And as with any problem, we cannot treat what we do not know, or understand.

But I found unlikely help and great encouragement from stories.

In the pages of the many books my dad bought me, I found solace and inspiration. But these were also to be found in the multitude of stories my grandfather and grandmother told me and my cousins.

My grandad in particular loved telling us about his time growing up in colonial Trinidad; and defying the limitations set upon him as a mixed race man of colour.

This communal sharing of stories in my family fostered trust, loyalty and respect. It was almost sacred – esoteric knowledge known only to those within our family walls. (more…)

3 anti-inflammatory foods that provide natural pain relief

Fresh turmeric

Fresh turmeric

Cinnamon, ginger and turmeric are anti-inflammatory foods that provide great natural pain relief for chronic pain conditions like fibromyalgia.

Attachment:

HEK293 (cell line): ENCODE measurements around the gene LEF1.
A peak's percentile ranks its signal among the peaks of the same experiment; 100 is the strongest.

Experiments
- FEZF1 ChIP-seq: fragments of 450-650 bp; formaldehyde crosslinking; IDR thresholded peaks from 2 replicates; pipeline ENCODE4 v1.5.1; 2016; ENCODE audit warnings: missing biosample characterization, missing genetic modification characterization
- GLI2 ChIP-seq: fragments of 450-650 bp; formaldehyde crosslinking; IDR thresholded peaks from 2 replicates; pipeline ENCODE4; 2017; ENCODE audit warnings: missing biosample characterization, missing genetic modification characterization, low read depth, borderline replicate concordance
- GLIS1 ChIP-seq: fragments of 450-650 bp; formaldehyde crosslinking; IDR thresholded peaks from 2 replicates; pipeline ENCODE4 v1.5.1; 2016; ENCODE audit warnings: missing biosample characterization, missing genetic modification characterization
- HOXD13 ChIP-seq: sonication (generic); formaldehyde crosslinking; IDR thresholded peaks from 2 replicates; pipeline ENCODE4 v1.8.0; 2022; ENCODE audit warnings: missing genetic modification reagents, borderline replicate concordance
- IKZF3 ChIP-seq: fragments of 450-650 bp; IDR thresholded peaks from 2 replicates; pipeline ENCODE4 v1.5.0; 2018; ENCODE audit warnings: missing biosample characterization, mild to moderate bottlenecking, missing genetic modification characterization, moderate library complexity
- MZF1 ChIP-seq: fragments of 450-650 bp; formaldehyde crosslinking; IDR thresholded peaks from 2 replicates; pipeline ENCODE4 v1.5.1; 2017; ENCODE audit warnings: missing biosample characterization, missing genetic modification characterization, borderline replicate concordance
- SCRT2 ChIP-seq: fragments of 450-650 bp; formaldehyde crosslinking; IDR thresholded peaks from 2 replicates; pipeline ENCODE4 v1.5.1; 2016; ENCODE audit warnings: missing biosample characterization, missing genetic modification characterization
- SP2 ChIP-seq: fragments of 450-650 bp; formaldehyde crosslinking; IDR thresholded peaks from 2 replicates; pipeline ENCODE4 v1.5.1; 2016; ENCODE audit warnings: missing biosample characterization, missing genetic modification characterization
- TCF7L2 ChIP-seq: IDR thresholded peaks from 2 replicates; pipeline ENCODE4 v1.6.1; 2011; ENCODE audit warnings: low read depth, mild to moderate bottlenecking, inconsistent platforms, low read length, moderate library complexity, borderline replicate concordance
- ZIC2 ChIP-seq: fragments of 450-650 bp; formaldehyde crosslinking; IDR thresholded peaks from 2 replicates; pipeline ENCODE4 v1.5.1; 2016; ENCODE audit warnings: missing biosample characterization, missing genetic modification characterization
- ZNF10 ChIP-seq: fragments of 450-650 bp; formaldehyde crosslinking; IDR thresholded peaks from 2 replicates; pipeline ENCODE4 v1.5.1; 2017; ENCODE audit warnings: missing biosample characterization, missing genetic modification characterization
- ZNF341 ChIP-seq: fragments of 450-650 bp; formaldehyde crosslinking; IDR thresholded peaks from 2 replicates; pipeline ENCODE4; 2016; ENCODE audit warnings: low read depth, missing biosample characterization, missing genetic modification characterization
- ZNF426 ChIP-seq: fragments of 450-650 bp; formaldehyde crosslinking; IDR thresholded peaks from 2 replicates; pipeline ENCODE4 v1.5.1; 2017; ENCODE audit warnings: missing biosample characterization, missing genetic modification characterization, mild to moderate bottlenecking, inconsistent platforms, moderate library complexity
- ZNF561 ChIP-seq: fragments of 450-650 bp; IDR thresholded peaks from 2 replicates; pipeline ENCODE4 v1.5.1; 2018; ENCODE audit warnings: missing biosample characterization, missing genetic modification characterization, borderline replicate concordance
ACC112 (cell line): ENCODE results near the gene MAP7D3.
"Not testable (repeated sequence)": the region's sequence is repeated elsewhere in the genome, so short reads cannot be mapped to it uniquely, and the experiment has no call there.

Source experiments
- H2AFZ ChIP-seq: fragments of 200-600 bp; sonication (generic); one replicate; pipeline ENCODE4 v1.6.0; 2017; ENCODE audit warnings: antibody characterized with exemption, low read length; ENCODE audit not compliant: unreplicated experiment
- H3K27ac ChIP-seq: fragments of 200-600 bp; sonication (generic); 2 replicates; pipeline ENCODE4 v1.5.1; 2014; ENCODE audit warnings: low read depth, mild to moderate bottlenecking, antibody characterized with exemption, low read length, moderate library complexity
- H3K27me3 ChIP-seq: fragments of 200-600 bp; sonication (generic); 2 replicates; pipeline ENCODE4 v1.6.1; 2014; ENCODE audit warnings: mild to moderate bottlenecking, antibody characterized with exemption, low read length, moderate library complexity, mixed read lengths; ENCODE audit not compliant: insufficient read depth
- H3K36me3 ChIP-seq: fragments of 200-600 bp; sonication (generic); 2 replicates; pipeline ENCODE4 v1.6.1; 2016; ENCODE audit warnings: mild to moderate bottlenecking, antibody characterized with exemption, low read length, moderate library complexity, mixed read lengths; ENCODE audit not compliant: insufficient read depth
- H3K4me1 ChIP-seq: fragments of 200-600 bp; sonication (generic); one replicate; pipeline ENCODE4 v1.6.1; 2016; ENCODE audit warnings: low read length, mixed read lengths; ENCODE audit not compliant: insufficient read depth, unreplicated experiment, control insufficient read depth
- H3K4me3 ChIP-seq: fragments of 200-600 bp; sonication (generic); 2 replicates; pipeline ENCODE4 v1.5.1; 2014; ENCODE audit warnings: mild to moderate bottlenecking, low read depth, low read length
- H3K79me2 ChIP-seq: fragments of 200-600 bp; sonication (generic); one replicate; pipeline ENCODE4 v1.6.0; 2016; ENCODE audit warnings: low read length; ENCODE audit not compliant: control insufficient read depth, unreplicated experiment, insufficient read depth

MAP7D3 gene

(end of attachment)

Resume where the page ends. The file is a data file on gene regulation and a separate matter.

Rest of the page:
I would definitely say they should be included in one’s diet if one battles a behemoth like fibromyalgia.

My family has long used these ingredients to treat a host of symptoms from colds, pain, internal cleanses, digestive problems and irritable bowel syndrome. For instance, my grandmum would always recommend boiling a generous amount of grated ginger root and bringing to boil for colds or pain filled days. I don’t subscribe to using pre-packaged teas for these purposes as I don’t believe they provide the full benefits of using the ingredients fresh. (more…)

To Dad with love

Photo by me :)

Photo by me 🙂

On the other end of the phone Dad was rummaging through storage boxes.

“Oh look, I found one of your old drawings. You drew me a mermaid and it says ‘Happy Birthday Dad” he said bursting into laughter.

I chuckled as nostalgia overcame me.

Dad had migrated when I was three to make a better life for us. Like most families, our stories were complex.

I grew up mostly without his physical presence but he was always there.

He phoned as often as he could, sent me whatever I needed and ensured my library was ever growing. There was always a new storybook or some crafty device to harness my creativity. (more…)